The Supreme Court announced a surprising ruling just days after the midterm elections involving the congressional map of Texas.
The court dismissed a case that claimed the latest maps were unconstitutional, offering a win to conservatives in the state.
The Supreme Court dismissed a challenge to Texas state legislative maps that critics say intentionally dilute minority voting power and result in an illegal racial gerrymander https://t.co/0boKN3n8MO
— CNN Breaking News (@cnnbrk) November 21, 2022
"At the center of the dispute is Senate District 10, which is centered in Fort Worth in Tarrant County. Challengers argued the map was redrawn to make it more Republican and 'more Anglo,'" CNN reported.
"A panel of three judges on a district court conducted four days of hearings and held although the new state Senate map may 'disproportionately affect minority voters' in Tarrant County, and although the legislature may have given 'pretextual reasons' for its redistricting decisions, the challengers could point to no evidence indicating that the legislature's 'true intent was racial,'" it added.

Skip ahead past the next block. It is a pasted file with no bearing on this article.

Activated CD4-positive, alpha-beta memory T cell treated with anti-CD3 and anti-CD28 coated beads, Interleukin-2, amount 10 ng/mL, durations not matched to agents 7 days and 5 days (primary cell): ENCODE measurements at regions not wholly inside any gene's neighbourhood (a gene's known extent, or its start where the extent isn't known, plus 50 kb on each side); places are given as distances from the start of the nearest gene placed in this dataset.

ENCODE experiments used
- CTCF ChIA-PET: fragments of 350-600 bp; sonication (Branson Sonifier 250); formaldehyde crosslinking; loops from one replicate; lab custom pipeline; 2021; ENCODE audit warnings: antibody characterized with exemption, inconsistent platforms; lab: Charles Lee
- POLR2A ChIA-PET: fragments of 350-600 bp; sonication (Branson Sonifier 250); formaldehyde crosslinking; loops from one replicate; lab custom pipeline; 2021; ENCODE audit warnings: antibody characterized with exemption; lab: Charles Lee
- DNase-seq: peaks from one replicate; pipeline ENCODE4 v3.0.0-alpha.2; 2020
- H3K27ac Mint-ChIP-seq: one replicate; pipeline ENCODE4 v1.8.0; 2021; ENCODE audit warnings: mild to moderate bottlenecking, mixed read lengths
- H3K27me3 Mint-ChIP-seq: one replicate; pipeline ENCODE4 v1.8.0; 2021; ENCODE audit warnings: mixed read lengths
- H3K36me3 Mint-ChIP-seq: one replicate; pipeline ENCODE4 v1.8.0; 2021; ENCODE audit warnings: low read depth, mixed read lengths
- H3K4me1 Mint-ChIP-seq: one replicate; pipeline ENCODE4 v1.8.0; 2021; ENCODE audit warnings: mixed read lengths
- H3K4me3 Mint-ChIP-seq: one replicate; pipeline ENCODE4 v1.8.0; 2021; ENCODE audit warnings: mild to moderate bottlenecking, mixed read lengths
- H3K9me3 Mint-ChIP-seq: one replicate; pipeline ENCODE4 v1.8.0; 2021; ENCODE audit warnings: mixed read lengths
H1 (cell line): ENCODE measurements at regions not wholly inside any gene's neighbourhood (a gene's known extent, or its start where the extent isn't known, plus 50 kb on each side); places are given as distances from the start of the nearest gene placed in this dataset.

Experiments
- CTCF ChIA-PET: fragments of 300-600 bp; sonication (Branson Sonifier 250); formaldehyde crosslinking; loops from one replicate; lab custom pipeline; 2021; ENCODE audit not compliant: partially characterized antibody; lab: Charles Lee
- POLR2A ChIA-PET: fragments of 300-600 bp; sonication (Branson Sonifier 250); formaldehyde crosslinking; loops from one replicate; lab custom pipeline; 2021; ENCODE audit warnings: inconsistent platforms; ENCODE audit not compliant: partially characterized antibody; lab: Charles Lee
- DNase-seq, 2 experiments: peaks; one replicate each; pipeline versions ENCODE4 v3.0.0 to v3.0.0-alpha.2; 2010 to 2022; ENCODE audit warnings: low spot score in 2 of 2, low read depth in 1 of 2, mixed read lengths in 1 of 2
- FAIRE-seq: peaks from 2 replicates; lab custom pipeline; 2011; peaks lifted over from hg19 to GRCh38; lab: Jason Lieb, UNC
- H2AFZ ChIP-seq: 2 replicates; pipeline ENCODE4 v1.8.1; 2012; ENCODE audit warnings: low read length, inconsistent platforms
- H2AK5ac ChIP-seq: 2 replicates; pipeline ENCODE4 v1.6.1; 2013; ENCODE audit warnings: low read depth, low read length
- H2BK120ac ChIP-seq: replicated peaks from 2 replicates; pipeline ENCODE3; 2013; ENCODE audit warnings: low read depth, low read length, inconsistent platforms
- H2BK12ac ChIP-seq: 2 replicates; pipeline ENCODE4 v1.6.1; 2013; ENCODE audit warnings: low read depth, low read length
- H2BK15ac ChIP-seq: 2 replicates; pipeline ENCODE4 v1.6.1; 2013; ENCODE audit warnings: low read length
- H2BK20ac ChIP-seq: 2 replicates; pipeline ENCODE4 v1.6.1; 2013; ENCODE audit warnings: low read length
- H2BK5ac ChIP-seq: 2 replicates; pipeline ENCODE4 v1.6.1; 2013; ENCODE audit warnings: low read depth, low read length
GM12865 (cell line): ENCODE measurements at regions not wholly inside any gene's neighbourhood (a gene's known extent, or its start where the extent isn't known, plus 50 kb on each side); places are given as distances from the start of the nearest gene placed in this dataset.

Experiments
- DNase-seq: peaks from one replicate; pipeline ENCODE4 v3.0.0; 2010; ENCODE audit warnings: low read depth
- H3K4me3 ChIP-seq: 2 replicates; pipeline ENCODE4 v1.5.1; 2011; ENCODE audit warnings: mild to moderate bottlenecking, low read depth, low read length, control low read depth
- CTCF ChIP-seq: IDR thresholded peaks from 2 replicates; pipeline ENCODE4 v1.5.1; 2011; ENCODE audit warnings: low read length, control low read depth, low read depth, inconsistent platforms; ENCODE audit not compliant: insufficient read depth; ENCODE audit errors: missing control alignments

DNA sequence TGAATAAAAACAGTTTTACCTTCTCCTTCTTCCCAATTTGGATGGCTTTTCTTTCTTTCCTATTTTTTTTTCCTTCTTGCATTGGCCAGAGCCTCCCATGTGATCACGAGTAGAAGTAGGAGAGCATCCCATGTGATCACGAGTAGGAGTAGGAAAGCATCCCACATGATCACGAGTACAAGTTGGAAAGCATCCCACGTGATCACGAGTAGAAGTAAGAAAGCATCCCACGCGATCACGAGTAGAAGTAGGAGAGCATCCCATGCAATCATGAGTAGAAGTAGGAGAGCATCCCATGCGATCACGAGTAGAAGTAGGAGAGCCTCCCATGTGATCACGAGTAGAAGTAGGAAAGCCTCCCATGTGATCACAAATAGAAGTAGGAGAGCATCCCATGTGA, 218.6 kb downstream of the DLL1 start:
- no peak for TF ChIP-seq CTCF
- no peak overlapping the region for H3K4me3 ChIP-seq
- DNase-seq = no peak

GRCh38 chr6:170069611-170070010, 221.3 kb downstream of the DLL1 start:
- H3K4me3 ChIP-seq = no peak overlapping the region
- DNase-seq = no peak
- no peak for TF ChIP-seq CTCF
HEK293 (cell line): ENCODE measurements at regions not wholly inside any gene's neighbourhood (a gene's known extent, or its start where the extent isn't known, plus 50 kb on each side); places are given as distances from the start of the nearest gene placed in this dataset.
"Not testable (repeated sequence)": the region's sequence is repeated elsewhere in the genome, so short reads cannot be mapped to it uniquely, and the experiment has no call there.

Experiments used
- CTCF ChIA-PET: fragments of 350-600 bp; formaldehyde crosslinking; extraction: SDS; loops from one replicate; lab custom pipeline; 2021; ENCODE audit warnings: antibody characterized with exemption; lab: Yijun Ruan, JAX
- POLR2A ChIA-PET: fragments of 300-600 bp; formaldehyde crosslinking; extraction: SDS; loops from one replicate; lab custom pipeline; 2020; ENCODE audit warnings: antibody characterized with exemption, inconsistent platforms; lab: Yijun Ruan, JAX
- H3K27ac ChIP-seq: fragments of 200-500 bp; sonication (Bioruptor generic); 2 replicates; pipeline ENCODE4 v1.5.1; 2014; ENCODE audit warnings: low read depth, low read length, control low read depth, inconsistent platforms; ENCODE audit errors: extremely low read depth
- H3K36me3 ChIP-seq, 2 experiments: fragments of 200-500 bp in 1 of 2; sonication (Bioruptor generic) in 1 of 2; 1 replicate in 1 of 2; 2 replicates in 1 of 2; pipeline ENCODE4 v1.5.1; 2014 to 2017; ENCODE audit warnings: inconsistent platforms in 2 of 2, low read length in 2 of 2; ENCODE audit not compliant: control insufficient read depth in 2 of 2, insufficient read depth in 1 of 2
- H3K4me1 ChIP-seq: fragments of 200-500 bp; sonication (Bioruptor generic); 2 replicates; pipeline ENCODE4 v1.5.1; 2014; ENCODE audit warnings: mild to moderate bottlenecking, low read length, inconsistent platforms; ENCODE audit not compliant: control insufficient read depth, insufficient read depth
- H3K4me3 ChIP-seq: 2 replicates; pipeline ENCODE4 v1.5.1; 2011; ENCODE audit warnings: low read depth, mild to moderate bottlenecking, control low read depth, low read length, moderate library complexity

Supreme Court Dismisses Case Against Texas Legislature’s Congressional Maps - https://t.co/EacUL7KtnB
— Roberto Gil (@RbtGil) November 22, 2022
"The voting rights groups asked the court to take the case and said that it was too high of a burden to prove that race was the predominant factor in drawing the maps," the Conservative Brief reported.
"It comes days after a former anti-abortion leader alleged that the person who leaked a Supreme Court decision prior to the decision on Roe V Wade ending has been found, and it is a bombshell," it added.
Democrats are suing to overturn congressional maps in 6 states they weren’t able to undo before the midterms: Alabama, Florida, Georgia, Louisiana, Ohio and Texas... House Democrats’ path back to the majority could run through the Supreme Court https://t.co/DQcxZTjc9y
— (((TheRReport))) 🌻 (@TheRReport) November 22, 2022
The case is one of several that Democrats are seeking to use to change districts in six states.
The Texas case offers hope that the left may fail in the challenge, leaving the maps intact for 2024.
The new battle will unlikely be over mapping but instead will focus on voting in the 2024 election.